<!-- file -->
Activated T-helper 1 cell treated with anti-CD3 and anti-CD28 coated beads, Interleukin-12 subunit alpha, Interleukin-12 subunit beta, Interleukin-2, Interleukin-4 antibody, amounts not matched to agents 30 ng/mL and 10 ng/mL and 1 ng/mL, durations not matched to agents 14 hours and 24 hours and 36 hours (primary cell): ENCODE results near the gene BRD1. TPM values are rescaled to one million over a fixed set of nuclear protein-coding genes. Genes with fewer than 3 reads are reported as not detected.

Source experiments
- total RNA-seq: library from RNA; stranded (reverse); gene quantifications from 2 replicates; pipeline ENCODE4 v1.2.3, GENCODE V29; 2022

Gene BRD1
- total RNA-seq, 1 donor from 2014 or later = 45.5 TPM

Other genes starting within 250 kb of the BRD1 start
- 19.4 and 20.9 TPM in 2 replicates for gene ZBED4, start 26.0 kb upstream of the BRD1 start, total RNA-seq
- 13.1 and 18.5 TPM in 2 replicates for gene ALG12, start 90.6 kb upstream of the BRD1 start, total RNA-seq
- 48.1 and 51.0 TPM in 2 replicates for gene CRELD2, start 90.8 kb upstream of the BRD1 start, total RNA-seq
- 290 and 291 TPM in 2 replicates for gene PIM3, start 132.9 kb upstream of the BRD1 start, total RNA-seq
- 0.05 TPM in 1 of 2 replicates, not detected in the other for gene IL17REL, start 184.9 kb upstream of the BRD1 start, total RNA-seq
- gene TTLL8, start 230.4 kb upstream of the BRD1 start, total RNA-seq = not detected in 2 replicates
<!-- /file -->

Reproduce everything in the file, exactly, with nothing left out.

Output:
Activated T-helper 1 cell treated with anti-CD3 and anti-CD28 coated beads, Interleukin-12 subunit alpha, Interleukin-12 subunit beta, Interleukin-2, Interleukin-4 antibody, amounts not matched to agents 30 ng/mL and 10 ng/mL and 1 ng/mL, durations not matched to agents 14 hours and 24 hours and 36 hours (primary cell): ENCODE results near the gene BRD1. TPM values are rescaled to one million over a fixed set of nuclear protein-coding genes. Genes with fewer than 3 reads are reported as not detected.

Source experiments
- total RNA-seq: library from RNA; stranded (reverse); gene quantifications from 2 replicates; pipeline ENCODE4 v1.2.3, GENCODE V29; 2022

Gene BRD1
- total RNA-seq, 1 donor from 2014 or later = 45.5 TPM

Other genes starting within 250 kb of the BRD1 start
- 19.4 and 20.9 TPM in 2 replicates for gene ZBED4, start 26.0 kb upstream of the BRD1 start, total RNA-seq
- 13.1 and 18.5 TPM in 2 replicates for gene ALG12, start 90.6 kb upstream of the BRD1 start, total RNA-seq
- 48.1 and 51.0 TPM in 2 replicates for gene CRELD2, start 90.8 kb upstream of the BRD1 start, total RNA-seq
- 290 and 291 TPM in 2 replicates for gene PIM3, start 132.9 kb upstream of the BRD1 start, total RNA-seq
- 0.05 TPM in 1 of 2 replicates, not detected in the other for gene IL17REL, start 184.9 kb upstream of the BRD1 start, total RNA-seq
- gene TTLL8, start 230.4 kb upstream of the BRD1 start, total RNA-seq = not detected in 2 replicates